The Government could ban Lime scooters from operating under the Fair Trading Act, a legal expert says.
In the past five months, the Accident Compensation Corporation has had more than 1200 claims relating to electric scooters.
An Auckland man broke his jaw last Friday after a Lime scooter locked up, sending him over the handlebars.
Partner of law firm Buddle Findlay Tony Dellow told Mike Hosking that it is not the rider's fault if the scooters are mechanically faulty.
However, because of ACC, it is difficult for people to sue or claim damages.
"If it was the case and Lime was ignoring the fault, there could be some sort of exemplary damages, but that would be unusual in our ACC system," Dellow says.
If they were to come off the roads, he says that the Minister of Commerce and Consumer Affairs would have to declare them to be unsafe goods.
Dellow says that if they were deemed unsafe, Lime would have to take them off the road until proven otherwise.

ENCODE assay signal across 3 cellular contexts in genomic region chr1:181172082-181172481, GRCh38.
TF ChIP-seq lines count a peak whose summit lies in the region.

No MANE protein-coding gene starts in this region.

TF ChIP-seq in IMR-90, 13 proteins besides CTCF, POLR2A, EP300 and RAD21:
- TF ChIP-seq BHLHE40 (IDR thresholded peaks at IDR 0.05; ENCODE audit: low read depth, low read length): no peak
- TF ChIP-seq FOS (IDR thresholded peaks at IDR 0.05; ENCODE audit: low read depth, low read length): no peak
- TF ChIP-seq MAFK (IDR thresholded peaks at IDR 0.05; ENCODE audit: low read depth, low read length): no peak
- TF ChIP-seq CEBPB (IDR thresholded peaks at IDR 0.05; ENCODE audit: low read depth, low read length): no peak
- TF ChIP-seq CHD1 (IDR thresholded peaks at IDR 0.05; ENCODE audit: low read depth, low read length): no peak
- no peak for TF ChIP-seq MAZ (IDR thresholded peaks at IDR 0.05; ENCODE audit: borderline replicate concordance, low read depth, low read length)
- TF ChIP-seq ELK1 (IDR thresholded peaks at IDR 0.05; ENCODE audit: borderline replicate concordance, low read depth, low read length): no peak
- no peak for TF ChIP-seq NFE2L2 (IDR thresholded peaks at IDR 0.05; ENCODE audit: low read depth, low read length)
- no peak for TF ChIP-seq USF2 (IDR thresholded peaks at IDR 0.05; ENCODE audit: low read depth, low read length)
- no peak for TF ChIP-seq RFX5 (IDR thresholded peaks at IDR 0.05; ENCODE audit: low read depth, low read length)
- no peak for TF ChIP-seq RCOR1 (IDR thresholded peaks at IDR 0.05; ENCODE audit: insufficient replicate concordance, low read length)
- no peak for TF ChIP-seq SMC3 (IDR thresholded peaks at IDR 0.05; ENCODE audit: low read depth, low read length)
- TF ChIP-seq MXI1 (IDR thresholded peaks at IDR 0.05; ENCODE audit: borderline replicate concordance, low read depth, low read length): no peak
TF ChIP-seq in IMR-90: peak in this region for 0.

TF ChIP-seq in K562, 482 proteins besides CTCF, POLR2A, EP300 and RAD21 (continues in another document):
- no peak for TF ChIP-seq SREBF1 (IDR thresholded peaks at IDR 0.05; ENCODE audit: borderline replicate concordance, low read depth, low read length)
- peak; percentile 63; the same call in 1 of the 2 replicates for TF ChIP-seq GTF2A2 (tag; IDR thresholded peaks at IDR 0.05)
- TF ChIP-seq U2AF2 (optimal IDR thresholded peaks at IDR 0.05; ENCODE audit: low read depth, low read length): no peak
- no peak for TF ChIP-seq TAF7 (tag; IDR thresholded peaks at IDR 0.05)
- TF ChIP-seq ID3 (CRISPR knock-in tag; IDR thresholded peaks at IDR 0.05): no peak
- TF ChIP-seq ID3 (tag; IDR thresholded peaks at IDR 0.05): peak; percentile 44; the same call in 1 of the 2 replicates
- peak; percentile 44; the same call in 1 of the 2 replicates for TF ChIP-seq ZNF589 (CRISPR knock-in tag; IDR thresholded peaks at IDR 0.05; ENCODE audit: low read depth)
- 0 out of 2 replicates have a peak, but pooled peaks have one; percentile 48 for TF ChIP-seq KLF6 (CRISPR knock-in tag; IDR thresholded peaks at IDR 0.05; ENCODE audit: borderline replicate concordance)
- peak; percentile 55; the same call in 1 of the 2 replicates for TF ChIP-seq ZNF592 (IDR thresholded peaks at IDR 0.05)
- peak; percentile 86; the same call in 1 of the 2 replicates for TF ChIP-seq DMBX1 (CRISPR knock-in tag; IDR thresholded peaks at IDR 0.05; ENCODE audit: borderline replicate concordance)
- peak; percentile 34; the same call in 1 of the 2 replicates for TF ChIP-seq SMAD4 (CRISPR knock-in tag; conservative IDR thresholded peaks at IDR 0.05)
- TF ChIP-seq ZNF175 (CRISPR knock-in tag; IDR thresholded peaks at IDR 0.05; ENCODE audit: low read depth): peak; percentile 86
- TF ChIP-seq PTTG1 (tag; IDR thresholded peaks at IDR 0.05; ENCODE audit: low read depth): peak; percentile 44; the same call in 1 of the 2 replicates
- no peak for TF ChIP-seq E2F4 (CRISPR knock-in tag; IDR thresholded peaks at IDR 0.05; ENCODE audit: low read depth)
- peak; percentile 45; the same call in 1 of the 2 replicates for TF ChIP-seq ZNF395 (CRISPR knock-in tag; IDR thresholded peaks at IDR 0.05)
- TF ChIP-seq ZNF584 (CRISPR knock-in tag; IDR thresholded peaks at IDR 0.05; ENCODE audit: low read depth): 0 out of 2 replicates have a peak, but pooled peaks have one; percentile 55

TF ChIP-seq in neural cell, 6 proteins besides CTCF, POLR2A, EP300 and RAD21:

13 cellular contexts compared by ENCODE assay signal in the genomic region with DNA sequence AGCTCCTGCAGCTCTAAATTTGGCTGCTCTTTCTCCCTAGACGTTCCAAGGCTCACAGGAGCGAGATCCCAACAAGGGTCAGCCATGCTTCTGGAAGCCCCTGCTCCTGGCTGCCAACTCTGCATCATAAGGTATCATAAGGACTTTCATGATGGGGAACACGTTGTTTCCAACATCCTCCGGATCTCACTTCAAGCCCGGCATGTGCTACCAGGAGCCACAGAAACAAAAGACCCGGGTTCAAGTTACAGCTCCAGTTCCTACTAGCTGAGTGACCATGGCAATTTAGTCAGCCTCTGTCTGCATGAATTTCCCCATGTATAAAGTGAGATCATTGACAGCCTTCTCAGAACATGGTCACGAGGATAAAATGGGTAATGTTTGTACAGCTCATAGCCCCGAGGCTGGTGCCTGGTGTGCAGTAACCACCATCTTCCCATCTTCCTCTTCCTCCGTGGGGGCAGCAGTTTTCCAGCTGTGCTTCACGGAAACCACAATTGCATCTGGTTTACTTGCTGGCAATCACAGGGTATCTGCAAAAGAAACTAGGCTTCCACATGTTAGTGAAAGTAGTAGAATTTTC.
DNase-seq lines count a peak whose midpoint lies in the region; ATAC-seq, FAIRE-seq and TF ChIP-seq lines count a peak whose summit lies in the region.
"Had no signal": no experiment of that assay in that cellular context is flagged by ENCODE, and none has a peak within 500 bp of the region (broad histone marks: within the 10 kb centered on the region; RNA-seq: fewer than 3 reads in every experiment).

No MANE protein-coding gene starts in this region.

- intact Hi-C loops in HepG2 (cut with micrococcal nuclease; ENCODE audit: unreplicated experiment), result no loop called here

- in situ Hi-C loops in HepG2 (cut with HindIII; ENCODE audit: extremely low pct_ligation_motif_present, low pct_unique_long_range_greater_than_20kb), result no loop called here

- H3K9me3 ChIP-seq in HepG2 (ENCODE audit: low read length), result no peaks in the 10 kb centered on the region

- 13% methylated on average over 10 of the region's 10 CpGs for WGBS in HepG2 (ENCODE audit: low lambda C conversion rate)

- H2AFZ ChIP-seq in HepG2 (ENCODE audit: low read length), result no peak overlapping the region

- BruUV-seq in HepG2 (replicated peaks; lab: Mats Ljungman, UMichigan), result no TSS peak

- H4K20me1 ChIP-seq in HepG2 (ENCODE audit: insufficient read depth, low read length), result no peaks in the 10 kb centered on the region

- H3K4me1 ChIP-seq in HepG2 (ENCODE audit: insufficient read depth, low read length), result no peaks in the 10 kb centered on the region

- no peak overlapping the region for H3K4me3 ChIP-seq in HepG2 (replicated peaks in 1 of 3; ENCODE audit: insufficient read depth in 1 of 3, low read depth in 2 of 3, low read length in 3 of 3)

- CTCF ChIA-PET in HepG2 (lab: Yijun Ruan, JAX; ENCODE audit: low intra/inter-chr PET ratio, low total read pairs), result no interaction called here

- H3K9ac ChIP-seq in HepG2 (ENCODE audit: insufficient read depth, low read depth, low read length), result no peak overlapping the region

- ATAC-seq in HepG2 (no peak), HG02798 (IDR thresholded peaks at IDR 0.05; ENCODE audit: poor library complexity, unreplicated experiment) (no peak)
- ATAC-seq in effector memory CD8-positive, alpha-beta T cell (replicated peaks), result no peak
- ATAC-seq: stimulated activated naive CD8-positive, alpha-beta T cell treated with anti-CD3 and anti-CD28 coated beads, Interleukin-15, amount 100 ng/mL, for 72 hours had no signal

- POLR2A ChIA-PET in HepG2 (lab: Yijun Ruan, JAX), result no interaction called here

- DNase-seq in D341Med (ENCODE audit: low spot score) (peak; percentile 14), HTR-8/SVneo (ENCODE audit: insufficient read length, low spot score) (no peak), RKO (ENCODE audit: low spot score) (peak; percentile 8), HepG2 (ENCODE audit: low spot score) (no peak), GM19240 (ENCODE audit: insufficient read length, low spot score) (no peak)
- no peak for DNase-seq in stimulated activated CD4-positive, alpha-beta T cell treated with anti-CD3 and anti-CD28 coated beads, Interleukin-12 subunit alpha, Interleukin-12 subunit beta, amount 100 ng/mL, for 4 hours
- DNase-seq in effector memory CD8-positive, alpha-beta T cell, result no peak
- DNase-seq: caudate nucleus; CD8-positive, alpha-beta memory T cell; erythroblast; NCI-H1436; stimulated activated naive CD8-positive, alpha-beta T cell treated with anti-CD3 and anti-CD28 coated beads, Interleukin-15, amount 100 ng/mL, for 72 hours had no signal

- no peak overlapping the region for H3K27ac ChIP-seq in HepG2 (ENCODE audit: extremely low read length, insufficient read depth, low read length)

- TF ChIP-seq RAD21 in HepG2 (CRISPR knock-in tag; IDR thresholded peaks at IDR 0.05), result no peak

"Declaring that the Lime scooters are unsafe goods under the Fair Trading Act. If that was to happen, that would mean they would be unable to be supplied. That includes hiring them."
He says relevant councils should be concerned with the volume of injuries caused by electric scooters.
"The local council could revoke any authority that they've given to Lime to operate the scooters if they were concerned by the safety of them."
However, Dellow says that as a number of the injuries have been caused by people who have been drinking, that would raise questions about who is liable.